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William Aberhart (December 30, 1878 Ontario-May 23, 1943 Vancouver) was a Canadian politician.
He was the founder and leader of the Social Credit Party of Canada, serving as Premier of Alberta from 1935 until his death in 1943. Aberhart was born in Ontario and spent his early career as a schoolteacher before moving to Alberta in 1910 to continue teaching. He soon became involved in broadcasting and began hosting a popular radio show in which he espoused his economic theories. This eventually led to his founding the Social Credit Party, which advocated for monetary reform and the distribution of a dividend to citizens. Despite initial skepticism from many, Aberhart's party gained widespread support and won a landslide victory in the 1935 provincial election. During his time as Premier, he implemented several Social Credit policies, including the creation of the Alberta Treasury Branches and the issuance of prosperity certificates. Aberhart was known for his populist style and continued to host his radio show while in office. He died suddenly in Vancouver in 1943, leaving a controversial legacy but a lasting impact on Alberta politics.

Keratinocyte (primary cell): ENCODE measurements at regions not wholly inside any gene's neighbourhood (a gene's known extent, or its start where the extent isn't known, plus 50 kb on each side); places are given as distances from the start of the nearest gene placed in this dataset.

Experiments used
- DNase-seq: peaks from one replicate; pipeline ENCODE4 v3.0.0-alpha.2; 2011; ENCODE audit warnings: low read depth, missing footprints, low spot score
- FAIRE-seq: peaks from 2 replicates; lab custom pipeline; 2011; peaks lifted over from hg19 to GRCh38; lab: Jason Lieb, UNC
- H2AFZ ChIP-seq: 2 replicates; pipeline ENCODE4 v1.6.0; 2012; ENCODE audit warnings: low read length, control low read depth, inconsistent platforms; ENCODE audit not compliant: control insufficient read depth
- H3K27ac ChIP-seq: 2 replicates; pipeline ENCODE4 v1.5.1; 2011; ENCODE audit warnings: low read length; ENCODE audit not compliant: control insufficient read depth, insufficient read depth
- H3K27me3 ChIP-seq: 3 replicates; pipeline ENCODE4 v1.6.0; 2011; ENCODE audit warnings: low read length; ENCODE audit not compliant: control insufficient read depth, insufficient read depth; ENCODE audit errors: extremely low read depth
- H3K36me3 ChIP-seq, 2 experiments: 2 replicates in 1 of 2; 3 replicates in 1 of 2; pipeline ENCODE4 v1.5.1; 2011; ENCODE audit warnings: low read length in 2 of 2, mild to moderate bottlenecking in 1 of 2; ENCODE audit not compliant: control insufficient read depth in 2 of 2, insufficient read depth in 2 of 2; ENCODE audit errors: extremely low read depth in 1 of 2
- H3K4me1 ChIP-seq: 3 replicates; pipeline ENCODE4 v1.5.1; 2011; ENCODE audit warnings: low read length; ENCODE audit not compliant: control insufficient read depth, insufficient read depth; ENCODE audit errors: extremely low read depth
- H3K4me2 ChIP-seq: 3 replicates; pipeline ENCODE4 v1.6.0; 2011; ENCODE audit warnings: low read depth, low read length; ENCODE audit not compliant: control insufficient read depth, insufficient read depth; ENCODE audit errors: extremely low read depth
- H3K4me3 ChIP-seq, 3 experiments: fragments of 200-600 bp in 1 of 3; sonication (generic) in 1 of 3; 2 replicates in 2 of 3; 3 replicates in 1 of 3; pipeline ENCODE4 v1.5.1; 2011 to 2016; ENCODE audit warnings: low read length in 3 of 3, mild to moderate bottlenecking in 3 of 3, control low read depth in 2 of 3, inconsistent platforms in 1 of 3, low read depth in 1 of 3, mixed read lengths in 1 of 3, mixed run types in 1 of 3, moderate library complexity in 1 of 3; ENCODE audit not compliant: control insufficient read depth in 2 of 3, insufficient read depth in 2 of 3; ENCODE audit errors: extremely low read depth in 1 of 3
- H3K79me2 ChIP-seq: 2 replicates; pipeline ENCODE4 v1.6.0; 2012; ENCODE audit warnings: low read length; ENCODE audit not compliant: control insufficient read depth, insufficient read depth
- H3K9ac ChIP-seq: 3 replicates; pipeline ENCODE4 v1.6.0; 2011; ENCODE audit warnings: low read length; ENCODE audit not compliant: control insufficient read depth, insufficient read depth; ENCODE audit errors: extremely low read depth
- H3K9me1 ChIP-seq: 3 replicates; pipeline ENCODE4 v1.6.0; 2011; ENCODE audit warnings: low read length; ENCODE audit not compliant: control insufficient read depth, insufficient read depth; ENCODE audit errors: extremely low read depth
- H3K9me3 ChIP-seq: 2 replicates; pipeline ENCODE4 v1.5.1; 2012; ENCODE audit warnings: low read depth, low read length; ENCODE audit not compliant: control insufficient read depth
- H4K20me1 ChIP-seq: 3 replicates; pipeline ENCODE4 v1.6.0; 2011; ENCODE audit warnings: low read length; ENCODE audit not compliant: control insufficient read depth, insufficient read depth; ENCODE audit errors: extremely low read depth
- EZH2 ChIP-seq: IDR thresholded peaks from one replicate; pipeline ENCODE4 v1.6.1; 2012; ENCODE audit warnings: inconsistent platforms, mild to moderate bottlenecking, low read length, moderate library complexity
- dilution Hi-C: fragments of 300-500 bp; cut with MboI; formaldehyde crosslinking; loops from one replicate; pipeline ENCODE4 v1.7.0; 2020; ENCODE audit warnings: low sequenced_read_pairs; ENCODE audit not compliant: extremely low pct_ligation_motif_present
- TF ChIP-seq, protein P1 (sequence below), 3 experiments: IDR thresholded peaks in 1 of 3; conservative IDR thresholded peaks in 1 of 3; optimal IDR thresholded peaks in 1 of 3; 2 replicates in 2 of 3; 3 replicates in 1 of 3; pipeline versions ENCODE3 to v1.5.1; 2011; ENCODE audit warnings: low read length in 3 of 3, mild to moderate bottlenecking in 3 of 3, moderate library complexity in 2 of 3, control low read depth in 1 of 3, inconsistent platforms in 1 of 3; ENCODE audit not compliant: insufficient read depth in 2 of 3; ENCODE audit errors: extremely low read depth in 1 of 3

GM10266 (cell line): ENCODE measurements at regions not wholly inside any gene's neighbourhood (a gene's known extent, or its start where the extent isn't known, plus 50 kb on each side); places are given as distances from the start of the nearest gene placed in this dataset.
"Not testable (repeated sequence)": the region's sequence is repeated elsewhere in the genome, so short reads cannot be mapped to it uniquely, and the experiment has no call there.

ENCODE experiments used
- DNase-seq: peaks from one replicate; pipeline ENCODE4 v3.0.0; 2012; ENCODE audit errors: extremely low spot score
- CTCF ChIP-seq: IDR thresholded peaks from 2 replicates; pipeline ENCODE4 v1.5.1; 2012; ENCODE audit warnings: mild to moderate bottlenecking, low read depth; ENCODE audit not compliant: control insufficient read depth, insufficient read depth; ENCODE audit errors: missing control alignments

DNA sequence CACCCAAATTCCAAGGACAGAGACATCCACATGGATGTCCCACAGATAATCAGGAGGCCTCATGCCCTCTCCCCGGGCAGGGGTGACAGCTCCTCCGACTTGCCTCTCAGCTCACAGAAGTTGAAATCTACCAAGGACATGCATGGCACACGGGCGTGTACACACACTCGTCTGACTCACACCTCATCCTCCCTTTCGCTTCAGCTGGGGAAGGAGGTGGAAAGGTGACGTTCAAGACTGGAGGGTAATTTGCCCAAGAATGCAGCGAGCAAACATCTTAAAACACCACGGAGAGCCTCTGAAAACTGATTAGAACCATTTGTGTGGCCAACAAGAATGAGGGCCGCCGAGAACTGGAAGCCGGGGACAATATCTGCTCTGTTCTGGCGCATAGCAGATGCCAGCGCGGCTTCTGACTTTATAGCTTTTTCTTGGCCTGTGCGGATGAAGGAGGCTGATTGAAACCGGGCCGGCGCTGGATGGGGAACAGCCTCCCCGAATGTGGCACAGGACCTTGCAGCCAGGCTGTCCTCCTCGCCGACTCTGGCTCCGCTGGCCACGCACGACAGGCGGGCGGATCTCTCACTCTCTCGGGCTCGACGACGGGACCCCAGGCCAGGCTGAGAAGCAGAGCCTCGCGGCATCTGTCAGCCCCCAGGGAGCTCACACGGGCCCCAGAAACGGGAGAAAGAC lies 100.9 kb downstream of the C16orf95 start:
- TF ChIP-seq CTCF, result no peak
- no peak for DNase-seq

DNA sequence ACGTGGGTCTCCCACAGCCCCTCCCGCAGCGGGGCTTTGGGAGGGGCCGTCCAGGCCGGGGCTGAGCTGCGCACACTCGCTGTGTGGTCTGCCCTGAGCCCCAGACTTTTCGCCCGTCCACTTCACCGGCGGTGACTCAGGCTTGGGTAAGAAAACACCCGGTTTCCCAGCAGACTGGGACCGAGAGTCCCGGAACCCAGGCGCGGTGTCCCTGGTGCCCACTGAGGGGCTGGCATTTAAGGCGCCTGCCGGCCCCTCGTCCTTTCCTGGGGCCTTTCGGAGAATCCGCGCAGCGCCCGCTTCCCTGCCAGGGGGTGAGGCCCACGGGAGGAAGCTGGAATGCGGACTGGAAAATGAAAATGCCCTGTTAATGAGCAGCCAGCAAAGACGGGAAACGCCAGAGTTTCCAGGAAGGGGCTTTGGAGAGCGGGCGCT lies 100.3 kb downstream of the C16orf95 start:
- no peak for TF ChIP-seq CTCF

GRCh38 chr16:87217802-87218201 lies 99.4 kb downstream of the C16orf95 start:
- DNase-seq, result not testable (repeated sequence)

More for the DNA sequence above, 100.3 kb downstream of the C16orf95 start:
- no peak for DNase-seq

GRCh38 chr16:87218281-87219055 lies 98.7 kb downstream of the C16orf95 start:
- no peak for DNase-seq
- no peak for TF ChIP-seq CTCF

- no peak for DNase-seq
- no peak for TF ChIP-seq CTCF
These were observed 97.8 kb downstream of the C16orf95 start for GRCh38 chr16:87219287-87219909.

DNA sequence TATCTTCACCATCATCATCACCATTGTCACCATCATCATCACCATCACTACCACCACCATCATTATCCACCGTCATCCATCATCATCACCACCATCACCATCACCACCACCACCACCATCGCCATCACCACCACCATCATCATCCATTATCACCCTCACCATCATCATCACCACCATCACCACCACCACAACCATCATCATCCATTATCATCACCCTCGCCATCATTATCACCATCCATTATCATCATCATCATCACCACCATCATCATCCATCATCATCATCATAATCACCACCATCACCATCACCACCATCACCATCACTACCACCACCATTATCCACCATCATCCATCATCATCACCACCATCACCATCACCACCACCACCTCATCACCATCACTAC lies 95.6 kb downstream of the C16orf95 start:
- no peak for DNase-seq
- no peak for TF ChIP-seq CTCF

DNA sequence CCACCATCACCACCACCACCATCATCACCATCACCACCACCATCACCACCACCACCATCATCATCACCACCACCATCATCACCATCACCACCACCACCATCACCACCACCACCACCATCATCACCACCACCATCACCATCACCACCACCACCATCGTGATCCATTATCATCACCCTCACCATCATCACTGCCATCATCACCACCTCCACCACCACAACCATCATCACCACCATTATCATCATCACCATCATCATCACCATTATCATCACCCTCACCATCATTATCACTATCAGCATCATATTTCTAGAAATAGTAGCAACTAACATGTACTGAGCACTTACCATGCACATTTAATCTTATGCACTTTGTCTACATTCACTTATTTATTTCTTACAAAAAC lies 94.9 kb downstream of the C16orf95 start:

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Allan MacNab (February 19, 1798 Niagara-on-the-Lake-August 8, 1862 Toronto) was a Canadian personality.
He was a lawyer and politician who became the premier of the Province of Canada (modern-day Ontario and Quebec) in 1854. MacNab played a significant role in the political and economic development of the province, advocating for railway construction and expanding the government's role in education. Prior to his political career, he served as a cavalry officer in the War of 1812 and later became a successful businessman. MacNab was also known for his involvement in the Rebellion of 1837, where he commanded loyalist forces against the rebels. Despite his controversial past, he remains a prominent figure in Canadian history and is remembered for his contributions to the growth and prosperity of the country.